THE ISTROPOLIS Theatre in Bratislava was transformed into a tablao on December 1 for the final performance of the annual Flamenco Festival.
The lighting, like the dancers’ splendid costumes and shawls, radiated deep reds and blacks, evocative of flamenco’s passion and mystery. And fixed atop the auditorium’s usual stage was a wooden platform (which, like a flamenco venue, is also called a tablao) where the dancers strutted and posed as their spirits guided them through zapateado, a deafening rat-a-tat-tat style of tap dance.
It was a stunning and dramatic conclusion to the three-day festival, which was co-founded in 1998 by one of the evening’s main performers, Slovak flamenco guitarist Branislav Krajčo, who’s professionally known as Flaco de Nerja.
“I hope this brings a little Spanish sunshine into your day,” Spanish Ambassador Miguel Aguirre de Cárcer told the audience in a speech before the show.
The performance began with excerpts from Arena y Sal (Sand and Salt), a show by Czech flamenco troupe Arsa y Toma, which included guests Juan Trigueros and Gema Caballero Garzón. The baile (dancing) excerpts varied from momentary couples dancing to solos by the women, Czech dancers Jana Drdácká and Petra Šťastná, both of whom have studied extensively in Andalusia.
The solos were a delight to watch for their crisp palmas, clapping that adds an intricate layer of rhythm to the patterns in the accompanying cante (singing) or toque (percussion), and inspired improvisation, which forms the basis of flamenco’s fiery reputation. The excerpts also included Arsa y Toma dancer Eduard Zubák, whose charisma came through in his limited time on stage.
But the finest baile came from Juan Trigueros, a dancer and choreographer from Alicante who has been performing flamenco for over 30 years. Trigueros danced with the maturity, elegance and risk-taking of a matador, which he actually imitated at one point by removing his jacket and draping it around his shoulders and waist. This elicited shouts of Olé! from the audience, which is part of the jaleo (“hell raising”) that escalates the drama and brings the dancer closer to achieving duende, one’s inner devil.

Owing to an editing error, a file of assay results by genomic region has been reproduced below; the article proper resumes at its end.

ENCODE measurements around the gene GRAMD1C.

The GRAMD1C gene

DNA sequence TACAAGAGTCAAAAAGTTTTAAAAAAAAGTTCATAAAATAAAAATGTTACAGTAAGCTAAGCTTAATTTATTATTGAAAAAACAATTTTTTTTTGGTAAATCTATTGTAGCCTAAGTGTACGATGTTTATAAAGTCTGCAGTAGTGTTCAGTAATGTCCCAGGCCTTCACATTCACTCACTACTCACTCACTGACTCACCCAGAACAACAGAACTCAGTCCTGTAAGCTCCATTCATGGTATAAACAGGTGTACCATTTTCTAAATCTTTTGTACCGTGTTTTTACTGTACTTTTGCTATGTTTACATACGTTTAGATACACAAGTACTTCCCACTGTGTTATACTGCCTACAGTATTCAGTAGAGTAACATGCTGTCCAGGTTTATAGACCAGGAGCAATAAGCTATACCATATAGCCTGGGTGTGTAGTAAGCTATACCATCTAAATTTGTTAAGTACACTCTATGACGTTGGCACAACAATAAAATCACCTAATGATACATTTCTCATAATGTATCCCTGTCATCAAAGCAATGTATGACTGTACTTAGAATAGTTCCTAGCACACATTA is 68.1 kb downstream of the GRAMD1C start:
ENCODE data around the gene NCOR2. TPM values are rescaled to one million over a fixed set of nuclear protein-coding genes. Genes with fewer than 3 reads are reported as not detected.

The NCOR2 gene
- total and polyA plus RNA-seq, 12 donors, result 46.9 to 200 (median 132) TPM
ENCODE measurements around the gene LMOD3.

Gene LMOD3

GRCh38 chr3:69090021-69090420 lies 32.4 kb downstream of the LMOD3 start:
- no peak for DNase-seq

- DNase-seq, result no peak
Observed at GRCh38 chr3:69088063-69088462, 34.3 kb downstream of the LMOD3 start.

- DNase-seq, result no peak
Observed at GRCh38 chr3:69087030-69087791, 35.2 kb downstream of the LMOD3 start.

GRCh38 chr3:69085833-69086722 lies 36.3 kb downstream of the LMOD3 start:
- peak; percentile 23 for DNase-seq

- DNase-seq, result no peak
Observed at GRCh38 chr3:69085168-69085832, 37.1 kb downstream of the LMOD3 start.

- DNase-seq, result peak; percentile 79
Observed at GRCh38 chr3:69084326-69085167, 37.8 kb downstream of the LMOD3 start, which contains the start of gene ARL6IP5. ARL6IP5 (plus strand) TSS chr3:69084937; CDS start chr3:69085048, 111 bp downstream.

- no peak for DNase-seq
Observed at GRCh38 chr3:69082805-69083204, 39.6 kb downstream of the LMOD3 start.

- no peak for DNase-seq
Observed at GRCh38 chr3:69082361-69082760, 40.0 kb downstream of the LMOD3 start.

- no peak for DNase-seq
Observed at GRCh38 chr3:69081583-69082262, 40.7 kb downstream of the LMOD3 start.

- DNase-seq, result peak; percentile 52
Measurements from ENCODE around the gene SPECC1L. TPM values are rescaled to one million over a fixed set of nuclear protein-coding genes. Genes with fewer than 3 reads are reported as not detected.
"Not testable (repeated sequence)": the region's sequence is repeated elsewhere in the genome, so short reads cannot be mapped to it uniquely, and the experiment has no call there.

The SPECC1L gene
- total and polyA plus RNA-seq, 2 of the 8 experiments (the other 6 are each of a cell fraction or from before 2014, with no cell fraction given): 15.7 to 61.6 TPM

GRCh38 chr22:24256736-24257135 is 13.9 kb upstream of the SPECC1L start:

Arsa y Toma was accompanied by a fine group of flamenco musicians, including Czech guitarist Daniel Gája and Spanish singer Gema Caballero Garzón. Garzón sang with a sharp nasal whine, rooted in the Islamic chants that entered Spanish culture during the 800 years of Moorish rule, and deep expressiveness, clenching her fists and pounding her feet at times when the lyrics spoke of the hardship suffered by everyday people, especially Gypsies.
The next part of the evening featured Flaco de Nerja along with Erik Rothenstein on saxophone, Dino Valeria on percussion, bass guitarist Peter Luha and dancer Sandra La Chispa from Vienna.
Krajčo demonstrated incredible agility and precision on Sinceridad (Sincerity), a fast-paced piece built on a 12-count rhythm known as a bulería. His technique was flawless as he plucked and strummed, his guitar rumbling like an ocean and springing like steps on hot sand. Sentimientos (Sentiment) was a seguiriya, a more solemn form of song. And La Puppi was a rumba to which Sandra La Chipsa danced with lightness and strength.
If only there was a flamenco festival to go to every weekend.
10. Dec 2007 at 0:00 | Stefan M. Hogan